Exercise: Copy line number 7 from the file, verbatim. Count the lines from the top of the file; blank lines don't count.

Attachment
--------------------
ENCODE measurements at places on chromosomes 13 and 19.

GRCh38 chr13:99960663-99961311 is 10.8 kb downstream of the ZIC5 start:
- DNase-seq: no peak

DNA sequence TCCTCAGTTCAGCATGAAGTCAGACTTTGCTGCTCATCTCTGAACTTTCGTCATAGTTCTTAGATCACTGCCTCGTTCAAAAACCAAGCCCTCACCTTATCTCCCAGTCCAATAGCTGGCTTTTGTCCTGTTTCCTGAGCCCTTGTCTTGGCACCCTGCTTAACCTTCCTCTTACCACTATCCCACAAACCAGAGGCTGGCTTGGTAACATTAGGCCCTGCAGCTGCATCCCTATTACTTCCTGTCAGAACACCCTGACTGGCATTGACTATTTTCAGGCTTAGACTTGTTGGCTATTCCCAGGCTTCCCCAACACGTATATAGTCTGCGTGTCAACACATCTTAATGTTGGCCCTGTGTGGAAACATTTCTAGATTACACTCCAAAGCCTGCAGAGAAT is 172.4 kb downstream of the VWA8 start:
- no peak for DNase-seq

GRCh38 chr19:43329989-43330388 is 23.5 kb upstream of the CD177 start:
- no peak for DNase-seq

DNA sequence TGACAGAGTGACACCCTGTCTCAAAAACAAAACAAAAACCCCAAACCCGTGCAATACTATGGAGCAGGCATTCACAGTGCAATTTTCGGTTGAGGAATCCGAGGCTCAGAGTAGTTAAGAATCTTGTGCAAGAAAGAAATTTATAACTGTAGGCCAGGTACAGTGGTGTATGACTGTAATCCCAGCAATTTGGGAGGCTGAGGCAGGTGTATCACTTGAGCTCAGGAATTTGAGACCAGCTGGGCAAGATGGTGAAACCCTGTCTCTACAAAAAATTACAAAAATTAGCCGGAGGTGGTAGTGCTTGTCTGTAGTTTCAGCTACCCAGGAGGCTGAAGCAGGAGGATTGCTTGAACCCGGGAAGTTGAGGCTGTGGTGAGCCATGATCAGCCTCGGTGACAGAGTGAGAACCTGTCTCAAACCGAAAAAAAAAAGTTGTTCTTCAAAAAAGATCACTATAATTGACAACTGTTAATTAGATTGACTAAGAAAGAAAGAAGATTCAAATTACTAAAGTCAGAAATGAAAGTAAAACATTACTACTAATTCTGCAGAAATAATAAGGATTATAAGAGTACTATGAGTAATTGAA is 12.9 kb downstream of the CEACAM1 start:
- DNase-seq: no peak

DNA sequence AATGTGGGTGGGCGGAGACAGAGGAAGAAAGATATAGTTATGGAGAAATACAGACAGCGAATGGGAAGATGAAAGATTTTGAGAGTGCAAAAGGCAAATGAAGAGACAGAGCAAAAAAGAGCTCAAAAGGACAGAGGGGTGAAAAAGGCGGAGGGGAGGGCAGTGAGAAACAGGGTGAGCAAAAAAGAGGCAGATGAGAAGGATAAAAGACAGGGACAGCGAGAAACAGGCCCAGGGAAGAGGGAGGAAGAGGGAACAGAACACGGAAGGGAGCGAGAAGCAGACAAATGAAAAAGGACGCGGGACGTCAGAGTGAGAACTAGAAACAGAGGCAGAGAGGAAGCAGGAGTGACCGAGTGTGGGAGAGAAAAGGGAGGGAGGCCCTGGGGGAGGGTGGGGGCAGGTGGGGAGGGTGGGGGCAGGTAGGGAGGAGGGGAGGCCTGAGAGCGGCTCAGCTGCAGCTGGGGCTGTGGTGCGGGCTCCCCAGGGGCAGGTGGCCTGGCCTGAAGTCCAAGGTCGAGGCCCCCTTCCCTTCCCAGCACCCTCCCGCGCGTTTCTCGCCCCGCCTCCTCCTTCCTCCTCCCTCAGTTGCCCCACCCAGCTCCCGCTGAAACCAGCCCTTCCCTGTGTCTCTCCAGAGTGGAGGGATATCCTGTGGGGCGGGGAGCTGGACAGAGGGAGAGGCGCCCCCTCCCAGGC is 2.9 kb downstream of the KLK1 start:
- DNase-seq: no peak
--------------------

- no peak for DNase-seq